Thursday, March 17, 2016

Annual County Health Rankings for Kentucky show many shifts in the middle echelons, not much at the top and bottom

By Melissa Patrick
Kentucky Health News

The sixth annual County Health Rankings report shows little change in Kentucky's top and bottom rankings, but there were a few surprises, with several counties showing up in the top 10 for the first time.

Marshall County was one, ranking 10th in both health outcomes and health factors, the rankings' two main measures. This is an improvement from last year's 26th in outcomes and 19th in factors. Bullitt County also moved into the top 10 for the first time this year, ranking sixth for outcomes, up from 27th.

Health outcomes include length and quality of life. Health factors contribute to outcomes and include four categories: health-related behaviors, clinical care, social and economic factors, and the county's physical environment. The rankings for each county are relative to other counties in the same state.

"Communities use the rankings to help identify issues and opportunities for local health improvement, as well as to garner support for initiatives among government agencies, healthcare providers, community organizations, business leaders, policy makers, and the public," says the report.

The County Health Rankings are a collaboration between the Robert Wood Johnson Foundation and the University of Wisconsin Population Health Institute.

2016 Health Outcomes - Kentucky
The report is a general categorization of a county's health status. The rankings are arranged in quartiles, or four numerical classes, to de-emphasize the small statistical differences among closely ranked counties. Kentucky has 120 counties, in quartiles of 30.

The bottom quartile comprises almost entirely Appalachian counties, the only exception being Fulton, in the Mississippi Delta at the state's western tip.

Oldham and Boone counties continued to be the top two for health outcomes in the state, as they have been since the rankings began. Spencer County, ranked third, spent the last two years ranked 11th. Shelby and Scott counties are ranked fourth and fifth in outcomes. All are suburban, formerly rural, counties in the state's three major metropolitan areas.

The bottom 10 counties in health outcomes are all rural. They saw little change from last year, with Harlan (117) and Wolfe (119) being the only new additions. The bottom five counties in outcomes are Floyd, Harlan, Perry, Wolfe and Owsley (which has been ranked last for health outcomes every year, except 2013, when it ranked 102nd).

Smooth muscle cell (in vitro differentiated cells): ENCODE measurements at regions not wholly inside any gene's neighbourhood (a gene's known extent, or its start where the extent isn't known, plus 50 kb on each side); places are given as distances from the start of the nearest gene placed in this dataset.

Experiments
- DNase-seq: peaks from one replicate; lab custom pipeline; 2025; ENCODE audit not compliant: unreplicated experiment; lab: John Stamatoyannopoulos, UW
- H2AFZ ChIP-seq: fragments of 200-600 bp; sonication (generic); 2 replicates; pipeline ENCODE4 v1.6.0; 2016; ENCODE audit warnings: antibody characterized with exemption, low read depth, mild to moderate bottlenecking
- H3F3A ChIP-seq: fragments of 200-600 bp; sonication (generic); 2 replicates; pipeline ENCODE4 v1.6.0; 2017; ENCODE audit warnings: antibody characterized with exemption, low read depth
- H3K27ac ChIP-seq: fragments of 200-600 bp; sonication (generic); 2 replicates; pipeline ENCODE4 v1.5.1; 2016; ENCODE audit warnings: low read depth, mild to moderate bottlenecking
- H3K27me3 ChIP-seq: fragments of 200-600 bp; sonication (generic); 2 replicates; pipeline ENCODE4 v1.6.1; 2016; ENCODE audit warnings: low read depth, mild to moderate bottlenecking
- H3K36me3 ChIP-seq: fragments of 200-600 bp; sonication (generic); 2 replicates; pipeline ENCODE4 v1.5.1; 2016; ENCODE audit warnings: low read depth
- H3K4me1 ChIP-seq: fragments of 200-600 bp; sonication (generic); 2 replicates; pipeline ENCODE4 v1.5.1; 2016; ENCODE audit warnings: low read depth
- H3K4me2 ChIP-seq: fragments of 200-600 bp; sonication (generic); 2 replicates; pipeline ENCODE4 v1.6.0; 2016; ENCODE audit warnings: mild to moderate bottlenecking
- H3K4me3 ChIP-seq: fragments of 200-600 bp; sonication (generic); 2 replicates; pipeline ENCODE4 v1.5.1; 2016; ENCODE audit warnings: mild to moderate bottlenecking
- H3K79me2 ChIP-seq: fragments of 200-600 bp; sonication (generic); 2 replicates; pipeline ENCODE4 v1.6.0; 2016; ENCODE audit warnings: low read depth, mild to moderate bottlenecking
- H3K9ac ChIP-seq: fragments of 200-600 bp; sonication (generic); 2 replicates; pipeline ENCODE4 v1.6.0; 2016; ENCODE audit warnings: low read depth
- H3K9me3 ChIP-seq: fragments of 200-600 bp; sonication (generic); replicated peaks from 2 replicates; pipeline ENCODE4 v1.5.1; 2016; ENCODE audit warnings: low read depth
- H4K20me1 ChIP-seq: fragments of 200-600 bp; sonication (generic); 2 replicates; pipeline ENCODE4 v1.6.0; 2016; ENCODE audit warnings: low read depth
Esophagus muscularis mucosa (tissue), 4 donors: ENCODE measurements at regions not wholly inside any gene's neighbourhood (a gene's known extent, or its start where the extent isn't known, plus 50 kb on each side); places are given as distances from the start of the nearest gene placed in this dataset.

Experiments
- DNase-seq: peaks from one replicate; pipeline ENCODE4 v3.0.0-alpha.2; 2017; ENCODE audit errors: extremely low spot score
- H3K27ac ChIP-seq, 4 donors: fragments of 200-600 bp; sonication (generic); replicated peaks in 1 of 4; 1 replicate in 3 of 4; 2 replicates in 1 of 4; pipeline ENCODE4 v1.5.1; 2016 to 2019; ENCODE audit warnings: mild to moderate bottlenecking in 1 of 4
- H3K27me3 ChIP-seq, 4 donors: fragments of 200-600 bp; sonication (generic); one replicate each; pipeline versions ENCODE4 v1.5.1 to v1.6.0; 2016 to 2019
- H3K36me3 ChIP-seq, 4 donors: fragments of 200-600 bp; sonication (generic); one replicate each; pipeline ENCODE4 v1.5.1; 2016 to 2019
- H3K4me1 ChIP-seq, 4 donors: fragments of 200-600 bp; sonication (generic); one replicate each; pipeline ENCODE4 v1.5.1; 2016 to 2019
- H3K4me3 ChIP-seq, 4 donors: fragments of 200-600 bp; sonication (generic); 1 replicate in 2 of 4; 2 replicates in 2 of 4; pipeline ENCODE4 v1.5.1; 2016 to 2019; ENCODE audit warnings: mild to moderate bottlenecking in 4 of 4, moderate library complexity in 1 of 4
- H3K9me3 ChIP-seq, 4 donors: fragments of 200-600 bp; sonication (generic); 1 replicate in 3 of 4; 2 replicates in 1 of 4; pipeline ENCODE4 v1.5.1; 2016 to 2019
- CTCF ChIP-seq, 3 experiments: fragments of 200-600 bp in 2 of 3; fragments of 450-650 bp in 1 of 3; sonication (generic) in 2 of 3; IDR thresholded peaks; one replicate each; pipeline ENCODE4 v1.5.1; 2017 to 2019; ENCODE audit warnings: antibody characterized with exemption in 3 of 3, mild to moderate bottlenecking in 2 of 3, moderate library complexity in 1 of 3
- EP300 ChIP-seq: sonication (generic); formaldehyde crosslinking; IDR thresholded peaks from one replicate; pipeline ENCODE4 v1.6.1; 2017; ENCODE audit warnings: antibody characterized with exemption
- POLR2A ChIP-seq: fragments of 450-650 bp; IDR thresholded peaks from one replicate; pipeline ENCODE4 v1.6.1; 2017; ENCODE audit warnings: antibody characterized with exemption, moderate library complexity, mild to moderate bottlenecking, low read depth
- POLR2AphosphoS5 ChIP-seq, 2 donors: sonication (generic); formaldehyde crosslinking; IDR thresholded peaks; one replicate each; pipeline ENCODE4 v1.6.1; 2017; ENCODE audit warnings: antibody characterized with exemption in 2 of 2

Counties that saw the greatest improvements in health outcomes were Livingston (LG on map), moving up from 70th to 35th; Trimble (TI), moving up from 56th to 27th; and Crittenden (CD), moving up from 64th to 38th. All these counties moved into a higher quartile with these ranking changes.

Morgan County, which for years had health outcomes far better than its health factors, saw the greatest decline in the outcome rankings, moving from 48th to 76th. It was followed by Russell, which fell from 61st to 88th; and Bracken, which dropped from 46th to 72nd. Russell County remained in the same quartile as last year, but the other two counties shifted to a lower one.

2016 Health Factors - Kentucky
The top five counties for health factors have all been in the top 10 before. They include Oldham, Boone, Spencer, Woodford and Campbell counties; Campbell had dropped last year to 12th.

The bottom five counties for health factors are Magoffin, Wolfe, McCreary, Breathitt and Bell, all in the Eastern Kentucky Coalfield.

Counties that saw the greatest improvement in health factors were Clark, moving from 53rd to 29th; Gallatin, going from 89th to 67th; and Crittenden, rising from 86th to 64th. Only Clark, just east of Lexington, moved into a higher quartile.

Counties that saw the greatest declines in health factors were Taylor , dropping from 30th to 58th; Butler, falling from 66th to 94th; and Union, dropping from 46th to 73rd. Each of these counties dropped into a lower quartile. Butler, Fulton and Carroll were the only non-Appalachian counties in the bottom quartile.

The report identifies "meaningful gaps" that exist between the best and worst Kentucky counties and suggests that policymakers look at these gaps as they search for ways to improve the counties' health, including: adult smoking, adult obesity, uninsured rates, preventable hospital stays, education levels, unemployment, children in poverty and income inequality.

The report says, "Every year, over 2,800 deaths in Kentucky could be avoided if all residents in the state had a fair chance to be healthy."

More Kentucky patients are recuperating in their local, rural hospitals after surgery in an urban hospital

By Melissa Patrick
Kentucky Health News

Rural residents are increasingly being transferred out of big urban hospitals to recuperate in rural hospitals, many of which are struggling financially and can use the business.

"We have seen trends of this around the state," said Elizabeth Cobb, vice president of health policy for the Kentucky Hospital Association, said in an interview.

Oregon's legislature voted recently to encourage the trend in that state, by appropriating $10 million for rural health-care improvements, with the largest part encouraging such transfers.